As they head into Wednesday’s game at Los Angeles, the Blues are 28 games into a 56-game schedule. Which leads to the standard, halfway-mark question: how does this team improve during the unofficial second half?
Most of the answers are obvious and redundant.
Get injured players back in the lineup. They’re making progress there, with winger Vladimir Tarasenko already back, center Tyler Bozak reentering tonight, and winger Jaden Schwartz set to return later this week.
It’s essential to reduce the number of goals allowed. The Blues are ceding 3.16 goals per 60 minutes which ranks 23rd in the 31-team NHL. In case you’re wondering, the Blues average yield over the previous two seasons was 2.64 goals per 60; that ranked 5th in the league. Massive difference.
* Win some damn home games.
* Rectify the sacked-out power play.
* Sharpen up and reduce the number of defensive-zone turnovers.
* Play harder. The Blues lose too many conflicts in pursuit of pucks. Coach Craig Berube remains in charge, but whatever happened to Berube Hockey?
* Find a quicker, smoother way to transition the puck from zone to zone. They keep moseying into on-ramp congestion. Find a faster route.
* Do a much better job to eliminate the opponent’s rush. The Blues have been negligent in this area.
* Get taller and bigger on defense to have a stronger presence in those close-company areas of the ice. But let’s be real here; that won’t happen this season unless mountainous defenseman Colton Parayko (bulging disk) makes a healthy, fully functional return.
* Finally, let’s talk about goaltending. It’s a problem. It’s probably more of a problem than we realize or want to acknowledge. We also know that Blues’ goaltenders have been disrupted by the chaos in front of them. I get that. Duly noted.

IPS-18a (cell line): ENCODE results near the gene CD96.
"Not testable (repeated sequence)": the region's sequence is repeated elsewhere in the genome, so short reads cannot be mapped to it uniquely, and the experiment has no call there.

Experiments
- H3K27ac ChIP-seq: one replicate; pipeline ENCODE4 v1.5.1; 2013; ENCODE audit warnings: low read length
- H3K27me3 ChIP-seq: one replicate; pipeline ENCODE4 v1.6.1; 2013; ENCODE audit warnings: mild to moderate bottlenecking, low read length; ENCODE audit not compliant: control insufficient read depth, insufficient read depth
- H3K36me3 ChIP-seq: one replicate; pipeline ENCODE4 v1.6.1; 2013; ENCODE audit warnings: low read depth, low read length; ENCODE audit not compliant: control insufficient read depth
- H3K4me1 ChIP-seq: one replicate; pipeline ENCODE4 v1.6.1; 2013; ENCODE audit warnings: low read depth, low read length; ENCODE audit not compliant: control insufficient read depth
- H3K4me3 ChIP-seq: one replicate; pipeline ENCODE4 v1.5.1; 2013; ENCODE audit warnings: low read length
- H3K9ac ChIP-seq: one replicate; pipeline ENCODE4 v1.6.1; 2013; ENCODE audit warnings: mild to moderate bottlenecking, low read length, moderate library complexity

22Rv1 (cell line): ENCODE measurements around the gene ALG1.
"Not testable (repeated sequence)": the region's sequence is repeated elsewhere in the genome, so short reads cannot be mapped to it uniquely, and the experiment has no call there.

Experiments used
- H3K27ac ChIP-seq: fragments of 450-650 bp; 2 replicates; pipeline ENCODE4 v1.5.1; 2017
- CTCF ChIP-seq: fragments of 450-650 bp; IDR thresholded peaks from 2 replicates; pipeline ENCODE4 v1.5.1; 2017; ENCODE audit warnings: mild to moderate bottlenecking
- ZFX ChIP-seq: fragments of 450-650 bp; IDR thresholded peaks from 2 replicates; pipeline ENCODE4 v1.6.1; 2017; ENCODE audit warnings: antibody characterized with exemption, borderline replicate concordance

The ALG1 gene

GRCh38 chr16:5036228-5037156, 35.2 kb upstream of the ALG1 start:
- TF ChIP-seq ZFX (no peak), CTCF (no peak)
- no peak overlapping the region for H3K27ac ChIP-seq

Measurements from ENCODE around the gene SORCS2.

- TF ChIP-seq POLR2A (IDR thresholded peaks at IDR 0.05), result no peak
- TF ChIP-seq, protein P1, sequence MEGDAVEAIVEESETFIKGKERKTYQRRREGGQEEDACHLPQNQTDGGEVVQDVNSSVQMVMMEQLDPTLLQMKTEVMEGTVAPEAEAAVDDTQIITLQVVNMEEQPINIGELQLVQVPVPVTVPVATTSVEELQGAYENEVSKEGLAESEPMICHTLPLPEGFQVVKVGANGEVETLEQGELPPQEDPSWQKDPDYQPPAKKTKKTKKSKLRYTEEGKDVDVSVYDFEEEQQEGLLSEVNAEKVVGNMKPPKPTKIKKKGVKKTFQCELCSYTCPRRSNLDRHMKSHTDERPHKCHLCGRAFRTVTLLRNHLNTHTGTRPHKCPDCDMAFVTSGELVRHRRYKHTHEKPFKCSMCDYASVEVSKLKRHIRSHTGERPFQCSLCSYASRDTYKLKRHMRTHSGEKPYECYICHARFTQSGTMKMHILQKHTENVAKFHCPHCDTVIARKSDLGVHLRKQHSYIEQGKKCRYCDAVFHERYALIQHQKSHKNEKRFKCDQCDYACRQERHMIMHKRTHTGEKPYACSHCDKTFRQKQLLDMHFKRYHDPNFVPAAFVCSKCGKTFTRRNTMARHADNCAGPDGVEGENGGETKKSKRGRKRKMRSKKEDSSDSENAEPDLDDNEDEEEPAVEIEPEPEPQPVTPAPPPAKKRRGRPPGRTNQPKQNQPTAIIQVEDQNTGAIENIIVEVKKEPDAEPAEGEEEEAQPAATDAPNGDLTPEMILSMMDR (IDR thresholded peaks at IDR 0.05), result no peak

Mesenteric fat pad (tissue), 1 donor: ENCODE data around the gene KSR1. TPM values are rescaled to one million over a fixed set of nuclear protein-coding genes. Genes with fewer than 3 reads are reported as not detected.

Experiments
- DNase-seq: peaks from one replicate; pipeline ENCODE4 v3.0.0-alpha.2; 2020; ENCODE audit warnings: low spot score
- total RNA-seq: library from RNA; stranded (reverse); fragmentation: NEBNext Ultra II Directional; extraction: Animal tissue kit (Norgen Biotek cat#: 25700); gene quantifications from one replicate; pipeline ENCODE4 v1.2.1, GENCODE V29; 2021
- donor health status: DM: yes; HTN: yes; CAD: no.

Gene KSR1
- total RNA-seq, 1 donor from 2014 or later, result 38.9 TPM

I can’t explain the decline without using statistics, so you’ll have to be patient with me here. (Or not, hah.)
THE BASICS: In save percentage Blues rank 26th at 5-on-5 (.909) 25th at even-strength (.904) and .892 in all situations (26th.) For context, the Blues ranked among the top 10 in all three categories in the past two seasons combined.
VULNERABLE AGAINST HIGH-DANGER CHANCES: Last season the Blues ranked No. 1 in the league with an .865 high-danger save percentage (all situations.) This year that HD save rate has dropped to .773, which ranks 28th. And after allowing a league-best 1.1 HD goals per 60 minutes last season, the Blues are 22nd this year with a yield of 1.69 HD goals per game.
The average is 1.43 HD goals allowed at 5-on-5; that ranks 21st. And it’s a major downturn; the Blues ranked 3rd in the NHL for fewest HD goals/60 in the previous two seasons combined.
And this isn’t about a withering barrage of shots; the number of high-danger scoring chances (per 60 minutes) against the Blues at 5v5 and even strength has decreased this year compared to last season.
JORDAN BINNINGTON VS. HIGH-DANGER SHOTS: In his first two seasons Binnington’s save percentage against HD shots at 5v5 was .866. This year, that HD save rate has declined to .814. At all strengths Binnington had a HD save rate of .867 last season; it’s down to .797 so far this season.
THE DREADED SOFT GOALS: Last season the Blues ranked 8th in save percentage (.911) on medium-danger shots and gave up an average of 0.72 MD goals per 60 minutes. But too many MD goals are getting through this season. The Blues medium-danger save percentage at all strengths (.848) ranks 30th … and the team is surrendering 1.19 MD goals per 60 minutes at all strengths — more than any team except Ottawa. Terrible.